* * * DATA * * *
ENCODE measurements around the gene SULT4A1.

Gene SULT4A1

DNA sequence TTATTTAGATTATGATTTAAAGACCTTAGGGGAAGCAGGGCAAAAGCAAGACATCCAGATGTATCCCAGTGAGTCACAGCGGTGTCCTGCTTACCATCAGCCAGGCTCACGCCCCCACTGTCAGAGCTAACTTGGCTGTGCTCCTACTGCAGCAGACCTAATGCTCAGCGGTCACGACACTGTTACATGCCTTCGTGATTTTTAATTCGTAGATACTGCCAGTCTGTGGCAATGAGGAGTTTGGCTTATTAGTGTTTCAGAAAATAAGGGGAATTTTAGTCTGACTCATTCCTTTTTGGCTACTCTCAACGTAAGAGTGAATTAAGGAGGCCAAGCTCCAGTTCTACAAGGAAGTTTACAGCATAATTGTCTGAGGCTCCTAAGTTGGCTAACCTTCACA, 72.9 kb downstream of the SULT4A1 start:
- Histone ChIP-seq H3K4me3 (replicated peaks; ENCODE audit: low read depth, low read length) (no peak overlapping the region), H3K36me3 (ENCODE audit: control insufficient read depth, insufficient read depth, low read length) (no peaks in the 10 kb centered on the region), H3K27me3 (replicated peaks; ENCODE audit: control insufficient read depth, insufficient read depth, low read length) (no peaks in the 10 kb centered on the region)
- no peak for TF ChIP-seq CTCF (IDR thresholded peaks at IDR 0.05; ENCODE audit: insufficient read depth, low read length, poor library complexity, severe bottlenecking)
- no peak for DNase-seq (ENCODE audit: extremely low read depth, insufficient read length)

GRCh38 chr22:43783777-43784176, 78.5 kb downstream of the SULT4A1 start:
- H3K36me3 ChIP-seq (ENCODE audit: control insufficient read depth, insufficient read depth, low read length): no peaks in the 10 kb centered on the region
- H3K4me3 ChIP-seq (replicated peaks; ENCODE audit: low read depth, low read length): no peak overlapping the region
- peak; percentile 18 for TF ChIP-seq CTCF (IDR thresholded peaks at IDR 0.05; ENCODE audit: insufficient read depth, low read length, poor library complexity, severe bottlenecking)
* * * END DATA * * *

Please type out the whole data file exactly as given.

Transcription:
ENCODE measurements around the gene SULT4A1.

Gene SULT4A1

DNA sequence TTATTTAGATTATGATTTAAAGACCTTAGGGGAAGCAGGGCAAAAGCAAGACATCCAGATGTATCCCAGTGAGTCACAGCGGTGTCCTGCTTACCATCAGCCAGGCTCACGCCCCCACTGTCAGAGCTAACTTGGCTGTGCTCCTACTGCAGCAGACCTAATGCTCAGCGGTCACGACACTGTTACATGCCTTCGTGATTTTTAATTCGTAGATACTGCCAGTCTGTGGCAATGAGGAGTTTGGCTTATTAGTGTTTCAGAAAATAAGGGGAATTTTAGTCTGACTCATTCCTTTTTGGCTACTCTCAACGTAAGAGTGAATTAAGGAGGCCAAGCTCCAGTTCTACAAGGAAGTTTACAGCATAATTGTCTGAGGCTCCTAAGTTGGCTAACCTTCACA, 72.9 kb downstream of the SULT4A1 start:
- Histone ChIP-seq H3K4me3 (replicated peaks; ENCODE audit: low read depth, low read length) (no peak overlapping the region), H3K36me3 (ENCODE audit: control insufficient read depth, insufficient read depth, low read length) (no peaks in the 10 kb centered on the region), H3K27me3 (replicated peaks; ENCODE audit: control insufficient read depth, insufficient read depth, low read length) (no peaks in the 10 kb centered on the region)
- no peak for TF ChIP-seq CTCF (IDR thresholded peaks at IDR 0.05; ENCODE audit: insufficient read depth, low read length, poor library complexity, severe bottlenecking)
- no peak for DNase-seq (ENCODE audit: extremely low read depth, insufficient read length)

GRCh38 chr22:43783777-43784176, 78.5 kb downstream of the SULT4A1 start:
- H3K36me3 ChIP-seq (ENCODE audit: control insufficient read depth, insufficient read depth, low read length): no peaks in the 10 kb centered on the region
- H3K4me3 ChIP-seq (replicated peaks; ENCODE audit: low read depth, low read length): no peak overlapping the region
- peak; percentile 18 for TF ChIP-seq CTCF (IDR thresholded peaks at IDR 0.05; ENCODE audit: insufficient read depth, low read length, poor library complexity, severe bottlenecking)